Thursday, February 19, 2015

Update

Working on edits. Not working on edits. Slacking. Being a lazy jerk. Pretending. Okay, working. Finding song to help me work. Good song. Song ends. Finding another song. Bathroom break. Play with my dog because he looks bored. Eating something bad. Cleaning counter. High kick in the air. What's on TV? Finding my way back to edits. Day's over. Gotta pick the kids up from school.

How's your day?

Saturday, January 31, 2015

City of Love


By David Monniaux (Own work) [GFDL (http://www.gnu.org/copyleft/fdl.html), CC-BY-SA-3.0 (http://creativecommons.org/licenses/by-sa/3.0/) or CC BY-SA 2.0 fr (http://creativecommons.org/licenses/by-sa/2.0/fr/deed.en)], via Wikimedia Commons

I'm getting excited about the coming edits for The Love Seekers. Now let's admit it, edits are never fun, but I miss this book so much. Not sure if it's the characters, or the places Emma goes that I miss, but I am totally ready to jump back into action. Ask me in three weeks, and I might have a different story to tell.

When I began the first draft it wasn't a concrete idea to have Emma go to Paris, but then it is the city of love after all. I spent a lot of time on the internet watching videos and looking up maps and locations before writing that whole section. It did overwhelm me, to be honest. I thought, there's no way in hell I can effectively carry this off—I've never been to Paris! I've never even left the country! But something compelled me. There is French lineage in my family and I guess it's gonna come out, regardless of where a person grows up.

And now . . . I want to visit Paris. Things are in a state of unrest at the moment for them, and I have no money (what's new!), but someday it will happen. I've always loved Montmartre and all the characters who lived there. I want to kick it like La Goulue and Jane Avril in front of the Moulin Rouge, hehe. And I have some long legs, so watch out! Anyway, I'll keep dreaming and someday I'll get there.

For now, I get to do it through writing and editing. I get to be Emma and live in a small apartment in Montmartre. I get to buy 'shit art' and meet a young French man who'll compare me to the Statue of Liberty. It's a nice way to pass the time . . .

Hope all my friends here are safe and warm today. Thanks for reading!

Peace & Love to you!

Thursday, January 29, 2015

Let's be honest

I'm going to be honest and admit that it has been painful to see The Time Seekers not get off the ground the way I'd want it to. But . . . I also understand why it didn't, and feel no animosity about the whole deal. Just a slight depression and guilt. It was a hard book to write and maybe it's a hard book to read. My mother loved it, haha. Though she's a tough critic and I do actually take her opinion with high regard. If she liked it and said it was good, then I believe her. Here's what I think happened: the publishing industry is inundated with a gazillion books, and most of them are super high concept, or they have that nice addictive quality that hits a person's 'sweet spot.' The Time Seekers is a quiet, secretive story about a marriage that isn't working, and a friendship that ended too fast, and Time. That kind of stuff doesn't compete well in a fast-paced world. The other explanation is that it sucks. But you know what's funny? I write what I like to read, and I've always loved really obscure books about relationships—the kind of books shoved in the back of a library with dust all over the cover. I can't stand best sellers. They irk me. Maybe I should take a drug for this condition? So. . . there you go.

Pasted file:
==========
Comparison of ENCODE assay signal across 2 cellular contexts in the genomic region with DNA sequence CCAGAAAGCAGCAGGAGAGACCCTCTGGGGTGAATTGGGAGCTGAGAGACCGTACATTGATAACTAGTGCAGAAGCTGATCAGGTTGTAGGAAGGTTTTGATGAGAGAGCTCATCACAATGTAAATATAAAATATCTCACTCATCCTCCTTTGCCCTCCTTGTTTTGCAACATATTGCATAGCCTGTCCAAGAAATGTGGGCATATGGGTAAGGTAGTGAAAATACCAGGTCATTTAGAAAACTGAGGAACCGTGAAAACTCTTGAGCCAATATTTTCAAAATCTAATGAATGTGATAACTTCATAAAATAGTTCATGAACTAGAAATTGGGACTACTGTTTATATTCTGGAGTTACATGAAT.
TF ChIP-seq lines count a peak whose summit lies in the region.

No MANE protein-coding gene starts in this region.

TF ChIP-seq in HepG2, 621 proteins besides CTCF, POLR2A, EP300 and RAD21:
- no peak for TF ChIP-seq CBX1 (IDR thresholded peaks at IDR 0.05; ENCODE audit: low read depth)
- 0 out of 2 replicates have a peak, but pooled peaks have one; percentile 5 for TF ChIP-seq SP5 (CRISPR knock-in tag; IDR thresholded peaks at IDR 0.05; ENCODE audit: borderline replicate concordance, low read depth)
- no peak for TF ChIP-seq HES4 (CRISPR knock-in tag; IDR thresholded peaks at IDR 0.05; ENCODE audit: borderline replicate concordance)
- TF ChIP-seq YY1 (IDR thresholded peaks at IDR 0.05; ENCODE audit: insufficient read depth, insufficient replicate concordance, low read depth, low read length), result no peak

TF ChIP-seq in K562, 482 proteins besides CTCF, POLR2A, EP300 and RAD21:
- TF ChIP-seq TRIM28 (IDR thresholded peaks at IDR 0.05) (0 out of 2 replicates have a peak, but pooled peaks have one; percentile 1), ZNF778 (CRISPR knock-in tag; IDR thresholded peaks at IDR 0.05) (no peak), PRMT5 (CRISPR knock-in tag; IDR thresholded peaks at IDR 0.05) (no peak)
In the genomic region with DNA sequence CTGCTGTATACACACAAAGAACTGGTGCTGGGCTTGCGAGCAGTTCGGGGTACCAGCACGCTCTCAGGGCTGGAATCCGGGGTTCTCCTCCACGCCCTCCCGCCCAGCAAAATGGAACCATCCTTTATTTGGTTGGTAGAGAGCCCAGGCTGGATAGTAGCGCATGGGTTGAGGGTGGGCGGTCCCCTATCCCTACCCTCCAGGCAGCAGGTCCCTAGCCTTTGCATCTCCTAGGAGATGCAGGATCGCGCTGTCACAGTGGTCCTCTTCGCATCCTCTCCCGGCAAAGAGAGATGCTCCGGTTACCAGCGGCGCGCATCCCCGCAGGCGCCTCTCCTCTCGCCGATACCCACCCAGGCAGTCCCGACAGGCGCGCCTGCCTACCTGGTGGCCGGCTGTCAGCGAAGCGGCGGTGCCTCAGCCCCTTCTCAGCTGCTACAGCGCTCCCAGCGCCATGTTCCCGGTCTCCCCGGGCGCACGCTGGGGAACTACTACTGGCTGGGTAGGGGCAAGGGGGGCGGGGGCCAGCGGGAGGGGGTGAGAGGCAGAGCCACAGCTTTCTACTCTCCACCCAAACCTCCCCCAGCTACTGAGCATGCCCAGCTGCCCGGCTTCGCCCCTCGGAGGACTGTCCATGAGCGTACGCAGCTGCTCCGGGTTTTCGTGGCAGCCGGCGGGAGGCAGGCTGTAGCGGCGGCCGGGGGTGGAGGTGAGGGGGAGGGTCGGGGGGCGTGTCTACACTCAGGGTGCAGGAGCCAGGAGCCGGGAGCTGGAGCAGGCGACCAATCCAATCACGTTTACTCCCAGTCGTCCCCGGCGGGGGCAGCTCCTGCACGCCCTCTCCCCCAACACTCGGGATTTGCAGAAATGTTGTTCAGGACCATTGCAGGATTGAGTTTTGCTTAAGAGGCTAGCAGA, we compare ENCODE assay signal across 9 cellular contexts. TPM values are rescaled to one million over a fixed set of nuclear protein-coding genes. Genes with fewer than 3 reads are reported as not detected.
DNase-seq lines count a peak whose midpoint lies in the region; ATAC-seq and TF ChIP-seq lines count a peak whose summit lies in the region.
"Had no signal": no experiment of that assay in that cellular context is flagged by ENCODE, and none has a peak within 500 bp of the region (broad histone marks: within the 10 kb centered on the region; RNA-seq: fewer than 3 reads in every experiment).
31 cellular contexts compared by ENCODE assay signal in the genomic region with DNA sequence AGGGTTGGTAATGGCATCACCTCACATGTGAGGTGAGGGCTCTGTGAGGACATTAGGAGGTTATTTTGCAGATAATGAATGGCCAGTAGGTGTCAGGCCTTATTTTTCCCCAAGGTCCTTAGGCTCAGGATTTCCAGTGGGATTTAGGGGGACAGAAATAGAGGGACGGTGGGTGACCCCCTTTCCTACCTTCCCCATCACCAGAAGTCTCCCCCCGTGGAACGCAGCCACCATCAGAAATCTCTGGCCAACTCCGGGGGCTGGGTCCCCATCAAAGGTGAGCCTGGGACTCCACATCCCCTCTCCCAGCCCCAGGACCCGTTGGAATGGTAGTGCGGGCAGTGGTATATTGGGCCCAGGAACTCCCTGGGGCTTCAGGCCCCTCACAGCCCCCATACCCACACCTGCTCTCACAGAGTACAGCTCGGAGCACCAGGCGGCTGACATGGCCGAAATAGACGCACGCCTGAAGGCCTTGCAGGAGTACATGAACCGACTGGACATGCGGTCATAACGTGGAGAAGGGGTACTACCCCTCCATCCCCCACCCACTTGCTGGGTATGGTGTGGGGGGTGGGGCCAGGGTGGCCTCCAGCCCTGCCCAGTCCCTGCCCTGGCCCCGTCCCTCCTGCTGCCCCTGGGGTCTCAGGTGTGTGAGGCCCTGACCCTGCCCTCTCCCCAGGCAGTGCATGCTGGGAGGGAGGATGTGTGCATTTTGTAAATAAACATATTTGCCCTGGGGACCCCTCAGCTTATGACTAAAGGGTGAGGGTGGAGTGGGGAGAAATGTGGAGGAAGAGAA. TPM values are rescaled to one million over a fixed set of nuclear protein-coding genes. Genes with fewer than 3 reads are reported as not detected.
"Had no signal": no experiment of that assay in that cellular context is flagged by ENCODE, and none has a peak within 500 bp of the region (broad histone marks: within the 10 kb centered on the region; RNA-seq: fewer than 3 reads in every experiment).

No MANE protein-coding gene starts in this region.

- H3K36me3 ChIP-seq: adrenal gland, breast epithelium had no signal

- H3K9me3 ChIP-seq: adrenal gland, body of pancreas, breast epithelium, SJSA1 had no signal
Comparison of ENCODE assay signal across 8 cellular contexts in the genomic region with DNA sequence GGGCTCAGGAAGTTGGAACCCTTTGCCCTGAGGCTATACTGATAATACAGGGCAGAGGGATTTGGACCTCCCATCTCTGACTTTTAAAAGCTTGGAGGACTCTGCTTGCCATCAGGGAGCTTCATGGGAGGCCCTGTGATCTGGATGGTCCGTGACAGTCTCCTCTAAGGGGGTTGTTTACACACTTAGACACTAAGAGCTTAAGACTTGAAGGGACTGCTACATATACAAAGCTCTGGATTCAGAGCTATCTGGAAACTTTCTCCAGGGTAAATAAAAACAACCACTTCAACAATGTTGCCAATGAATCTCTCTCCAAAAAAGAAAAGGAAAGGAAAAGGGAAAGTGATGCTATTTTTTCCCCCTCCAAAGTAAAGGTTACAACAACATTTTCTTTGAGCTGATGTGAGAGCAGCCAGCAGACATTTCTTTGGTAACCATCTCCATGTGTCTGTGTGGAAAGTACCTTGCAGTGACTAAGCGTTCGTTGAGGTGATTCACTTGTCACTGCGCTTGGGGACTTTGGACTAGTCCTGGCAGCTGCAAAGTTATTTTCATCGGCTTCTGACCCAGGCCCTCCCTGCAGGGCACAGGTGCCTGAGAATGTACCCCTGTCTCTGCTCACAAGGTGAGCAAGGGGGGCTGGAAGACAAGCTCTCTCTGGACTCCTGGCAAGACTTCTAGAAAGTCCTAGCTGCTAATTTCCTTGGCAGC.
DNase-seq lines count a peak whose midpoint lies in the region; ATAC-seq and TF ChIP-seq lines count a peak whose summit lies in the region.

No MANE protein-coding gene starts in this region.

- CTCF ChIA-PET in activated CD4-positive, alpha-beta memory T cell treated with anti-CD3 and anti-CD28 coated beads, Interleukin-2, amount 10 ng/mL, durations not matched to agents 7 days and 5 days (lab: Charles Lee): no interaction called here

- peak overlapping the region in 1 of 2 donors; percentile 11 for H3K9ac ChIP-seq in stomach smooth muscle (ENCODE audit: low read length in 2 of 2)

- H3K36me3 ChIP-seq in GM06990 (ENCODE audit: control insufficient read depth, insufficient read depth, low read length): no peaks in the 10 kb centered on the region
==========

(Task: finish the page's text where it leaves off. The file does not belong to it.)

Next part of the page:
But I am extremely happy to work on the third book and see it move toward publication. Maybe I can find a little bit of victory here . . . redeem myself. Lordy, lordy, lordy, let's hope it's possible.

So, we had a few awesome days here in Kansas and now it's awful again. I'm listening to Paul Simon and just trying not to be a huge asshole. What are you guys up to?

Monday, January 12, 2015

Winter Sucks

Well, I've been everywhere when it comes to blogging, but unfortunately I haven't been here. I guess I don't have much to say about myself, or anything in general. I'm a total bore! Maybe it's the time-of-year—it forces one to go into a hibernation mode, just waiting, waiting for March to arrive.

Last week I heard that my edits for The Love Seekers will start up, so that's good news. Maybe working on something again will get me out of this funk. Out of the three, it was probably the most fun to write. I really let Emma do whatever the heck she wanted. So, yeah, you can't beat that. It's every writer's dream to take a character and say, "What am I going to do to you today . . .?" What I love about Emma is, she changes with every affront to her situation. She hurts, she gets mad, she reacts. There's some things in this third book that made me feel so close to her as a fellow woman. She is forced to make some big decisions, and she does face them, and I think she'll surprise readers with the way she evolves throughout the book. Another thing, I had the ultimate experience of writing out what it would be like to be on an 80s 'rock' tour. Pretty crazy! She also goes to Paris, New York, and beautiful Aspen, Colorado. That whole part of the book was like magic to me. I can't even describe it. Hopefully whatever I felt as the writer comes through to the reader, fingers crossed. It was quite something, and I'll never forget the experience. There are times as a writer when you say, can I really pull this off, is this possible, will people believe this? And then there's time you you don't even think, you just create, and that's when the magi happens. It's real, because it's real to you. And that's all that counts.

As always, I thank you fine people for reading my little blog here. Are you sick of winter yet? Have you begun to plan out the garden, or maybe even a delicious beach-side adventure?

Take care and Peace.

Monday, December 1, 2014

Love and lost love in telephone ghosts